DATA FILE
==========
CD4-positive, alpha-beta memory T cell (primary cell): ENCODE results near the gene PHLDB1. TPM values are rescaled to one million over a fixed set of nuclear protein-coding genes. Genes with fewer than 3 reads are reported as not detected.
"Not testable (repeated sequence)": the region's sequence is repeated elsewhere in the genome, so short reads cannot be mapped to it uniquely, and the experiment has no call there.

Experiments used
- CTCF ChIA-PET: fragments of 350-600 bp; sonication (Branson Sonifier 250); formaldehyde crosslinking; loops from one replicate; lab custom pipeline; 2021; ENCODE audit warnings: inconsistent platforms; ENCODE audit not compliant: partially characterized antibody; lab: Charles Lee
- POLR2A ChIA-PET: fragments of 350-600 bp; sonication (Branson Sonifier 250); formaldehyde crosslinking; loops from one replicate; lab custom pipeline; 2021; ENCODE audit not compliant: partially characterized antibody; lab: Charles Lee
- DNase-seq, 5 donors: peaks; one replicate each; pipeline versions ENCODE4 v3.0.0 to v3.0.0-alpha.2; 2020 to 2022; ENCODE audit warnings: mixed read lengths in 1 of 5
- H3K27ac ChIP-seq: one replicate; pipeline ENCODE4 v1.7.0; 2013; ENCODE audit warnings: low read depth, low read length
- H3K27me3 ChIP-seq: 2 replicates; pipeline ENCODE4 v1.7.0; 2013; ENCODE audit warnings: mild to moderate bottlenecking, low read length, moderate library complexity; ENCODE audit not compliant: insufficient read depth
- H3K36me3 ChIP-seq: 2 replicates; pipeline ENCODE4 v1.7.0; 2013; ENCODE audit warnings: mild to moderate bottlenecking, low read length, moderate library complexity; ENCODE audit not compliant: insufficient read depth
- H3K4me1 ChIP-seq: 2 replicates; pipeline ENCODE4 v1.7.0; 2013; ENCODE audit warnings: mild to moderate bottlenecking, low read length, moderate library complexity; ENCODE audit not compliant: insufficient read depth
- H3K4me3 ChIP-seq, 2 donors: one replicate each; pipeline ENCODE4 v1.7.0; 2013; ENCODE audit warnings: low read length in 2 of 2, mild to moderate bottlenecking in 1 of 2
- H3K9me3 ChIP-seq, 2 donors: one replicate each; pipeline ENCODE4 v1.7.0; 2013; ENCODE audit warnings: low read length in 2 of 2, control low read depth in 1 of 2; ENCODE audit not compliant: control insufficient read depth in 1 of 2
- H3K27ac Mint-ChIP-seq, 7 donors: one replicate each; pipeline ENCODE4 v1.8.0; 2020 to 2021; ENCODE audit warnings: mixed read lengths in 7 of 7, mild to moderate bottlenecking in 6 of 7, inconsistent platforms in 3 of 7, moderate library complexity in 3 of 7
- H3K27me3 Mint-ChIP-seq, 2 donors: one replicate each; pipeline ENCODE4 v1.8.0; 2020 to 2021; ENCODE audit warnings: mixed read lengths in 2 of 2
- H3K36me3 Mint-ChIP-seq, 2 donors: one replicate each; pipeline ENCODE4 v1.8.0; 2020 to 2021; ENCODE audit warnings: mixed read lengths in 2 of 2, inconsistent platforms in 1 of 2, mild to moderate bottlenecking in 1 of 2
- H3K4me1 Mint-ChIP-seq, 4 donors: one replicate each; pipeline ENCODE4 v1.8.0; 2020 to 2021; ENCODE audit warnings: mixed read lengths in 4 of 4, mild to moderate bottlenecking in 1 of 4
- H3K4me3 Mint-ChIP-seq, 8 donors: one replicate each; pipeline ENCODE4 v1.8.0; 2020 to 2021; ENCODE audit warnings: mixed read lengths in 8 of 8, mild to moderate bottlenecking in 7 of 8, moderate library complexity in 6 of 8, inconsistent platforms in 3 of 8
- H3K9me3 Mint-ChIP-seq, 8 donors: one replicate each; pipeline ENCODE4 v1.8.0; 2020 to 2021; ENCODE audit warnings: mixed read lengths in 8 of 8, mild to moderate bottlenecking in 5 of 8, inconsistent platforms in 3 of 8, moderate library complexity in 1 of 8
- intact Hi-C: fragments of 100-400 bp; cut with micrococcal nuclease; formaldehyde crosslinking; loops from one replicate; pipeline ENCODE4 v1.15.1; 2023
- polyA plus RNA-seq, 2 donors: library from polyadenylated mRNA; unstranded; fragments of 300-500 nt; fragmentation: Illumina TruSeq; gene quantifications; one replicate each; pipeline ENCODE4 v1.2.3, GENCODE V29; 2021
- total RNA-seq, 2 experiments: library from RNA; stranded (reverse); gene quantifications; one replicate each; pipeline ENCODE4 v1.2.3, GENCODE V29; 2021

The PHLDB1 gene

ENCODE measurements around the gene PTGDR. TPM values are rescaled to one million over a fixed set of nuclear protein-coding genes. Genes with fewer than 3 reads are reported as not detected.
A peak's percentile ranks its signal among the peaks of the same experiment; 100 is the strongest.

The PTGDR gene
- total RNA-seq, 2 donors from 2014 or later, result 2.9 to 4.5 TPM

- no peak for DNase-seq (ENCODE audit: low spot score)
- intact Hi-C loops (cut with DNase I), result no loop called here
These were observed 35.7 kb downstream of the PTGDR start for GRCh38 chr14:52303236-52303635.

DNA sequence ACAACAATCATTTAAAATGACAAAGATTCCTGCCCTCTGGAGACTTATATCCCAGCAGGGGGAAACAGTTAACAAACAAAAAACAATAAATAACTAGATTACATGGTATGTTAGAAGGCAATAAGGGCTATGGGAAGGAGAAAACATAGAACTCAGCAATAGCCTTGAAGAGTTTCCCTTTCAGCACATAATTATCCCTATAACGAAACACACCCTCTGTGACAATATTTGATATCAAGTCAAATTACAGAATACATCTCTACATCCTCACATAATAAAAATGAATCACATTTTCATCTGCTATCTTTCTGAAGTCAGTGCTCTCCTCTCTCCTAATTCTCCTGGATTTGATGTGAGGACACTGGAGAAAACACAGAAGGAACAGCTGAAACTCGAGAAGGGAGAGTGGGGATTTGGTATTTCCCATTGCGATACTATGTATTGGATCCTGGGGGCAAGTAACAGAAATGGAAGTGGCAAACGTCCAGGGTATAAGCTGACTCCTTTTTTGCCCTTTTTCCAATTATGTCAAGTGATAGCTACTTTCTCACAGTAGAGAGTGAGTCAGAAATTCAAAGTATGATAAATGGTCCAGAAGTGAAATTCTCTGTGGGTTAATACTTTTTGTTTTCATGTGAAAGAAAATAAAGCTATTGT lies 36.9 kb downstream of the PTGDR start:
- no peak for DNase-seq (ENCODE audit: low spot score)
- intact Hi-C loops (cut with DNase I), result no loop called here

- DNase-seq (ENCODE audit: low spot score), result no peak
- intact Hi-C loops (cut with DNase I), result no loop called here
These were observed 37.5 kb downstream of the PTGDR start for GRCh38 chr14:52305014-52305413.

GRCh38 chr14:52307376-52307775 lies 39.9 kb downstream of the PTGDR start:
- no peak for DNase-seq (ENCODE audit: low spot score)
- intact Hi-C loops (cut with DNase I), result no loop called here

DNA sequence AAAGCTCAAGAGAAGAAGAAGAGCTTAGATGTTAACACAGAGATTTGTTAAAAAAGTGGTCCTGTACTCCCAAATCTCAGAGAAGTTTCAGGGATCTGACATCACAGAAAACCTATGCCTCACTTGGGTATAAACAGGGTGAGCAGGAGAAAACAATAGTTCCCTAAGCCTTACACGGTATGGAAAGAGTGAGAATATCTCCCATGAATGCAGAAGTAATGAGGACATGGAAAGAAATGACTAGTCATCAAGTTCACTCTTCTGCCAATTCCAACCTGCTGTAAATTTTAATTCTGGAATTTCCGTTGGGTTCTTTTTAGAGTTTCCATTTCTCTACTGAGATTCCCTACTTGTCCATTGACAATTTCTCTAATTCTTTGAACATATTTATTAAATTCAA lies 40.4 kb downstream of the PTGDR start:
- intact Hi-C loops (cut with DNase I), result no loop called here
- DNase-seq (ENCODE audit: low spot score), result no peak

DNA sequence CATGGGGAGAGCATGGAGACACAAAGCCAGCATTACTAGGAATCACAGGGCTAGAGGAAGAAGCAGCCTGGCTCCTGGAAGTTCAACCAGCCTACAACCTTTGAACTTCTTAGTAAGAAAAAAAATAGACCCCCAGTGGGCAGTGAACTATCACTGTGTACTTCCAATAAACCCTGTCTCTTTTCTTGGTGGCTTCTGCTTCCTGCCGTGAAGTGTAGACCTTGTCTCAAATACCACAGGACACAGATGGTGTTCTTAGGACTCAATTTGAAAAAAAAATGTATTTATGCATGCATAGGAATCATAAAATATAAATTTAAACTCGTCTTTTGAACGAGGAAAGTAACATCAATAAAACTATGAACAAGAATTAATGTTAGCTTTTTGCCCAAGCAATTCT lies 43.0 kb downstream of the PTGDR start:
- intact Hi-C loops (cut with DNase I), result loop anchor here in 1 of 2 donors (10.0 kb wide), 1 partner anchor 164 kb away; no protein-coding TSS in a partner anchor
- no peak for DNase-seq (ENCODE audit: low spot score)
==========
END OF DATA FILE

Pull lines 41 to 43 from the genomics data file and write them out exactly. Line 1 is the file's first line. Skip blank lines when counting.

- DNase-seq (ENCODE audit: low spot score), result no peak

DNA sequence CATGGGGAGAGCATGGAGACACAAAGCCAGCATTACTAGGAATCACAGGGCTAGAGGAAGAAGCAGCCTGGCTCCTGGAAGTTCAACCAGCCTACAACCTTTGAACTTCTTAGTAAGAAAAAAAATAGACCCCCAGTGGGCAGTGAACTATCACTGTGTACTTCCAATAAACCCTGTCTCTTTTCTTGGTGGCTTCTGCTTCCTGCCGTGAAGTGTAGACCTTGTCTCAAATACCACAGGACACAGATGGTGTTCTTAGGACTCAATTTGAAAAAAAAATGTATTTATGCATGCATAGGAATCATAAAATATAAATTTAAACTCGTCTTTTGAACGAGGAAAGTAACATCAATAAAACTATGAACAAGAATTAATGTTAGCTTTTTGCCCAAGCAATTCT lies 43.0 kb downstream of the PTGDR start:
- intact Hi-C loops (cut with DNase I), result loop anchor here in 1 of 2 donors (10.0 kb wide), 1 partner anchor 164 kb away; no protein-coding TSS in a partner anchor